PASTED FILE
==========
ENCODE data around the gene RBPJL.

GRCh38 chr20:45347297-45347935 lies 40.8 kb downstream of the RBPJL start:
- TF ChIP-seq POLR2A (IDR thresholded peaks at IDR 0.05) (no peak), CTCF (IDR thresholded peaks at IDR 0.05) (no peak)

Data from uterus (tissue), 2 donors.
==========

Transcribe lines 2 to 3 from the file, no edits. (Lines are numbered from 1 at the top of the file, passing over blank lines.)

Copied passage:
GRCh38 chr20:45347297-45347935 lies 40.8 kb downstream of the RBPJL start:
- TF ChIP-seq POLR2A (IDR thresholded peaks at IDR 0.05) (no peak), CTCF (IDR thresholded peaks at IDR 0.05) (no peak)